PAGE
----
This week I’d like to share something a little different: an out-of-copyright detective story published way back in 1916. “The Rough Fist of Reason”—one of the “Strange Cases of Magnum, Scientific Consultant” by Max Rittenberg (1880–1965)—tells the tale of a fictional on-site skeptical investigation into the operation of a slick Spiritualist medium and a perplexing photograph of an astral manifestation. It is charmingly dated and over the top, and yet it is also astonishingly familiar. It echoes not only much of the language and arguments of the modern skeptical movement, but also some of the clichés and ongoing debates of our field. Like some modern portrayals of skeptics in fiction (I’m reminded here of Hugh Laurie’s Dr. House or Benedict Cumberbatch’s Sherlock Holmes) Magnum is a hard, overconfident debunker with little empathy for the purveyors or consumers of paranormal ideas: “He was an inveterate opponent of superstition or nebulous fancy presented to the world in the garments of science, and wherever possible, liked to smash a fist into it.” In his merciless materialism, he is both brilliant and callous; admirable, and yet conceivably dangerous to the wellbeing of those he encounters.
An ongoing common theme of the work that Michael Shermer and I pursue at the Skeptics Society (see for example my recent two-chapter piece “Why Is There a Skeptical Movement?” [PDF]) is the importance of studying the work of the skeptics of the past—from Lucian of Samosata’s debunking in second century Rome, to the investigations and insights of early American skeptics like Mark Twain (PDF) and Benjamin Franklin, to the hard won lessons of early twentieth century pioneers like Joseph Rinn and Rose Mackenberg. It’s essential for skeptics to learn from the lessons of the past, and appreciate that we’re caretakers for the work of those who have come before.
To do that requires not only serious study of that skeptical work in itself, but also consideration of the cultural context in which the work took place. “The Rough Fist of Reason” was widely published in newspapers in 1916.1 It reflected the general understanding of the public at that time—including a public awareness of skeptical investigation that may seem surprising to us. Rittenberg expected his readers to recognize that the (already decades-old) talking-to-the-dead business of the Spiritualists occupied a twilit middle ground between authentic religious experience and fraudulent con-artistry. He also expected readers to be familiar with the concept of science-based committees2 that investigate and in many cases expose the trickery behind apparently supernatural phenomena. There had been many investigation projects by that time, many high profile prosecutions of mediums, and many widely publicized exposés. Generations had grown up with these ideas. Four decades before the invention of the Magnum character, the New York Times could already say, “In this country at least, nearly all the so-called phenomena of Spiritualism have been rationally explained. … Multitudes of exposures have been made of performing ‘mediums,’ whose marvelous phenomena were simple enough when laid bare to the public.”3 Thus, when Rittenberg had Magnum identify himself as “frankly a skeptic,” he presented his detective as the newest iteration of a traditional stock character. “The skeptic” was a template as easily recognizable to readers in 1916 as to television viewers of The X-Files in the 1990s, or to current readers of this blog.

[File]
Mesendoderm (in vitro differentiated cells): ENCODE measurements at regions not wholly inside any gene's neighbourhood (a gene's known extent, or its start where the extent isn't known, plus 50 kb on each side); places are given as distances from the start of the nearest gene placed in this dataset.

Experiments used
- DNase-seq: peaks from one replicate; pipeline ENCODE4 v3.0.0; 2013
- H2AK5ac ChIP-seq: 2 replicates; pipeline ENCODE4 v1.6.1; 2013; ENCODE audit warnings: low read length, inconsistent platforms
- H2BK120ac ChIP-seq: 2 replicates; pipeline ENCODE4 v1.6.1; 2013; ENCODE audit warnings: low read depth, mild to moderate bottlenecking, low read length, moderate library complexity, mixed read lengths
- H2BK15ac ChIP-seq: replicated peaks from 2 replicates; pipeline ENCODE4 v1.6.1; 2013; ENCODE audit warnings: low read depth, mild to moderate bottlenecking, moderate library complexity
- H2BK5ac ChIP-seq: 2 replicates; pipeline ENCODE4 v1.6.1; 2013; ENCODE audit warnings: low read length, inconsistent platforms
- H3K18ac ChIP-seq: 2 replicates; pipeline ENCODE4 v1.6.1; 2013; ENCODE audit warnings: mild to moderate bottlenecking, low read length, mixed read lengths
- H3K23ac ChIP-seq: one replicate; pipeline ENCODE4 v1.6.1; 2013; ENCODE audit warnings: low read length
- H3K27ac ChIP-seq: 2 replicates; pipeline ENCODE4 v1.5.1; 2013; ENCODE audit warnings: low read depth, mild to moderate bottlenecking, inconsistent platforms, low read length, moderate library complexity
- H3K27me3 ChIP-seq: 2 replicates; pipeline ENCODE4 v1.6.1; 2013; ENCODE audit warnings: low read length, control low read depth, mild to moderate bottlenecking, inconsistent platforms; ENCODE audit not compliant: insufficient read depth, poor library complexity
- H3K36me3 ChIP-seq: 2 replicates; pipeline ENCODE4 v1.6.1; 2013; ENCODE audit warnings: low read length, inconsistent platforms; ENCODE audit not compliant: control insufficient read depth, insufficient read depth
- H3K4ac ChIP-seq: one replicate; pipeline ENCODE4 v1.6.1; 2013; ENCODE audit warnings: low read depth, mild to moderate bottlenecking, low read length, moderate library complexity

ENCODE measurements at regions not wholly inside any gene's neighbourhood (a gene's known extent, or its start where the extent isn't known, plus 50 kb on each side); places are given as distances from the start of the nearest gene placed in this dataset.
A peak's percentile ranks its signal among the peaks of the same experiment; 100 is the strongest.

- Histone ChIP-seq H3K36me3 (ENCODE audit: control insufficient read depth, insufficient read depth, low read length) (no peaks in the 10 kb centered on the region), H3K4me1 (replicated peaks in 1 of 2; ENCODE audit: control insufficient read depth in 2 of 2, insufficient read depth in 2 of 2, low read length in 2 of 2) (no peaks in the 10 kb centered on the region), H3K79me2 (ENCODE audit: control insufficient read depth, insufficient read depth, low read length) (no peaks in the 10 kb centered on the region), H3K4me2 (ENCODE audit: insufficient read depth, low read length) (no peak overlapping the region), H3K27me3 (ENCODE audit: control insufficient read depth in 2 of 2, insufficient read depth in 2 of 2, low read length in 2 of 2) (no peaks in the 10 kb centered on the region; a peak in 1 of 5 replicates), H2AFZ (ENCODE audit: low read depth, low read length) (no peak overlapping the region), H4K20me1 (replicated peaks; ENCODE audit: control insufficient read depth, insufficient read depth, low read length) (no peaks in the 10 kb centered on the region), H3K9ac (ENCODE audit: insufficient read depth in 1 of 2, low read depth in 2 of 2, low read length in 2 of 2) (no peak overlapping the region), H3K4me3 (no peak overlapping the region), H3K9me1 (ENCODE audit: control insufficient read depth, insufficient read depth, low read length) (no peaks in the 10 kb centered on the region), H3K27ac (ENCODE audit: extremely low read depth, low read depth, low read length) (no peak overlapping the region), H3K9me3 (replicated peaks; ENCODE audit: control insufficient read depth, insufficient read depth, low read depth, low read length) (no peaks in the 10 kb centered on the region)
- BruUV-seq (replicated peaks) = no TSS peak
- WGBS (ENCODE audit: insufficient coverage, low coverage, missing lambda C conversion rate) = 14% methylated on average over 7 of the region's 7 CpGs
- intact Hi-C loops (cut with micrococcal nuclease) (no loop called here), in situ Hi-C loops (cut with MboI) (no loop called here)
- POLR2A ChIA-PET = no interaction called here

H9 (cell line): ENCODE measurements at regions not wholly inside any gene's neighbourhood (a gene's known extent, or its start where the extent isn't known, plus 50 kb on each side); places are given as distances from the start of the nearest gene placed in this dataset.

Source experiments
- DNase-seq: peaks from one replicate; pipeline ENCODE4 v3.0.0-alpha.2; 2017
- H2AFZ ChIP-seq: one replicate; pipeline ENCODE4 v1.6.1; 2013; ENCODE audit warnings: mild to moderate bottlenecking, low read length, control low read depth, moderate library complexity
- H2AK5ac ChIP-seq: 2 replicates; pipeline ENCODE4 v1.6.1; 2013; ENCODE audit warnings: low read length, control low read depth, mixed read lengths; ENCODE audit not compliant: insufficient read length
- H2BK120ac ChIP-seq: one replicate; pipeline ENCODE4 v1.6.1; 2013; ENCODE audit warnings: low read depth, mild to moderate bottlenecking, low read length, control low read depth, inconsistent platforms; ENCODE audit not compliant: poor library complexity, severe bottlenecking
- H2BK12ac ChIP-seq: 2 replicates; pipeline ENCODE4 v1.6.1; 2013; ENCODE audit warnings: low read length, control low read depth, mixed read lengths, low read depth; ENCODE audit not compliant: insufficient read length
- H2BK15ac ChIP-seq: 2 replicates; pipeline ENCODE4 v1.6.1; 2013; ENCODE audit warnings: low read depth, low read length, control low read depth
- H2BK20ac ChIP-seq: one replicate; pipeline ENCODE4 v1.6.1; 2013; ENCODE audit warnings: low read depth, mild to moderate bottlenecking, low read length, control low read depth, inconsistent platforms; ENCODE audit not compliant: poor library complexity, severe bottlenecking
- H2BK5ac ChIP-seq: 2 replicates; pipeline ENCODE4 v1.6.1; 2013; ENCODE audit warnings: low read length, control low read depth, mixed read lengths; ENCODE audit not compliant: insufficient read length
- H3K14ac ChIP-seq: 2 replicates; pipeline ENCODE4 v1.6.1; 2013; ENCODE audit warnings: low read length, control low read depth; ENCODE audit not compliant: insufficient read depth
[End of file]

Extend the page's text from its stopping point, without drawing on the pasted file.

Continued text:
For all its square-jawed bluster, “The Rough Fist of Reason” also raises ethical questions that trouble skeptics today—or which ought to. What guidelines govern skeptical interventions? Is truth (assuming we in fact know how to pursue and reliably demonstrate truth in our areas of claimed expertise) the only ethical principle to consider? Or ought we also to be concerned about the wellbeing of the people we encounter in our work?
The Rough Fist of Reason, by Max Rittenberg (1916)
At the phrase “spirit photographs,” Magnum interrupted his client brusquely.
“Spirit, photographs!” he repeated. “My dear young lady, I can get them made for you seven and sixpence a dozen, cabinet size, platinotype, finished off with an art mount. It’s a mere question of faking the plates—taking a double exposure. Any raw amateur could turn the trick. When I was on the occult investigation committee, a couple of years back, we had hundreds of such photographs submitted to us. Sent, mark you, in perfect good faith. The people who had them believed them to be indisputable evidence of spirit visitations. Utter rubbish! Trickery, and transparent trickery at that! Why, the so-called spirit faces were demonstrably taken from existing pictures or photographs. The same pose of head, the same turn of expression.”
It was an unusually long speech for Magnum to make. With his quick impatience, his habit of condensing a quart of thought into a thimbleful of crystalized concentrate, he would customarily have answered an inquiry of obvious foolishness with an emphatic “Rubbish!” and allow his tone of voice to drive home the reason behind the summary. But in this instance he felt very strongly and lengthily on the matter. He was an inveterate opponent of superstition or nebulous fancy presented to the world in the garments of science, and wherever possible, liked to smash a fist into it.
His client, Miss Cicely Cotterell, was a modern young woman, those bright-hard college girls who are not abashed by any authoritativeness on the part of man.